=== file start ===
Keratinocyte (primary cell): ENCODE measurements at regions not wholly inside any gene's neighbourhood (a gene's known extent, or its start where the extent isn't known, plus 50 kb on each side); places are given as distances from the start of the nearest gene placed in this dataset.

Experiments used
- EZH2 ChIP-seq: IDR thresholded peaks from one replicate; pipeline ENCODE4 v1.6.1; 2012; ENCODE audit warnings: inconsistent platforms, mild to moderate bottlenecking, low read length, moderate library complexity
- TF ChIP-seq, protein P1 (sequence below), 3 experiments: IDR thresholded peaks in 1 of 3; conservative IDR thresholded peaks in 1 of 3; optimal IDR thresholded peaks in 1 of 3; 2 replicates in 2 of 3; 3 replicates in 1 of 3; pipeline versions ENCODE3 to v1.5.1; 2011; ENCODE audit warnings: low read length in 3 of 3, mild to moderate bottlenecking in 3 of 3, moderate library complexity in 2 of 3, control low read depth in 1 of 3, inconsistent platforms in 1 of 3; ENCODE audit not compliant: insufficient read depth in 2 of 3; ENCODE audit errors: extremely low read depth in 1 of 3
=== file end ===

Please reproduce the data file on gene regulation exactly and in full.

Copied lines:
Keratinocyte (primary cell): ENCODE measurements at regions not wholly inside any gene's neighbourhood (a gene's known extent, or its start where the extent isn't known, plus 50 kb on each side); places are given as distances from the start of the nearest gene placed in this dataset.

Experiments used
- EZH2 ChIP-seq: IDR thresholded peaks from one replicate; pipeline ENCODE4 v1.6.1; 2012; ENCODE audit warnings: inconsistent platforms, mild to moderate bottlenecking, low read length, moderate library complexity
- TF ChIP-seq, protein P1 (sequence below), 3 experiments: IDR thresholded peaks in 1 of 3; conservative IDR thresholded peaks in 1 of 3; optimal IDR thresholded peaks in 1 of 3; 2 replicates in 2 of 3; 3 replicates in 1 of 3; pipeline versions ENCODE3 to v1.5.1; 2011; ENCODE audit warnings: low read length in 3 of 3, mild to moderate bottlenecking in 3 of 3, moderate library complexity in 2 of 3, control low read depth in 1 of 3, inconsistent platforms in 1 of 3; ENCODE audit not compliant: insufficient read depth in 2 of 3; ENCODE audit errors: extremely low read depth in 1 of 3